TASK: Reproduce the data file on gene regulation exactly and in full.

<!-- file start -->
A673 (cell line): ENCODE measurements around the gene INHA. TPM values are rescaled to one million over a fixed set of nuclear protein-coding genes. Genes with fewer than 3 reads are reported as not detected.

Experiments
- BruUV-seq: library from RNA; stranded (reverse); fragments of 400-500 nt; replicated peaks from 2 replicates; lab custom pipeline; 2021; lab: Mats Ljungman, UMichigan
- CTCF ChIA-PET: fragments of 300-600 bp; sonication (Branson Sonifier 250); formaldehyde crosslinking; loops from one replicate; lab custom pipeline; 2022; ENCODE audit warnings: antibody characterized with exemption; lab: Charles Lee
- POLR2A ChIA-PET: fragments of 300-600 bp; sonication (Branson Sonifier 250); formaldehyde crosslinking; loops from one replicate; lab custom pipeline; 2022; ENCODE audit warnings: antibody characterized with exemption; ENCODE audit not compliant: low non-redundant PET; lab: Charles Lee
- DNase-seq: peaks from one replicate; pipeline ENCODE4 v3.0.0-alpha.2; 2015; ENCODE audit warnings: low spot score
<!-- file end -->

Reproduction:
A673 (cell line): ENCODE measurements around the gene INHA. TPM values are rescaled to one million over a fixed set of nuclear protein-coding genes. Genes with fewer than 3 reads are reported as not detected.

Experiments
- BruUV-seq: library from RNA; stranded (reverse); fragments of 400-500 nt; replicated peaks from 2 replicates; lab custom pipeline; 2021; lab: Mats Ljungman, UMichigan
- CTCF ChIA-PET: fragments of 300-600 bp; sonication (Branson Sonifier 250); formaldehyde crosslinking; loops from one replicate; lab custom pipeline; 2022; ENCODE audit warnings: antibody characterized with exemption; lab: Charles Lee
- POLR2A ChIA-PET: fragments of 300-600 bp; sonication (Branson Sonifier 250); formaldehyde crosslinking; loops from one replicate; lab custom pipeline; 2022; ENCODE audit warnings: antibody characterized with exemption; ENCODE audit not compliant: low non-redundant PET; lab: Charles Lee
- DNase-seq: peaks from one replicate; pipeline ENCODE4 v3.0.0-alpha.2; 2015; ENCODE audit warnings: low spot score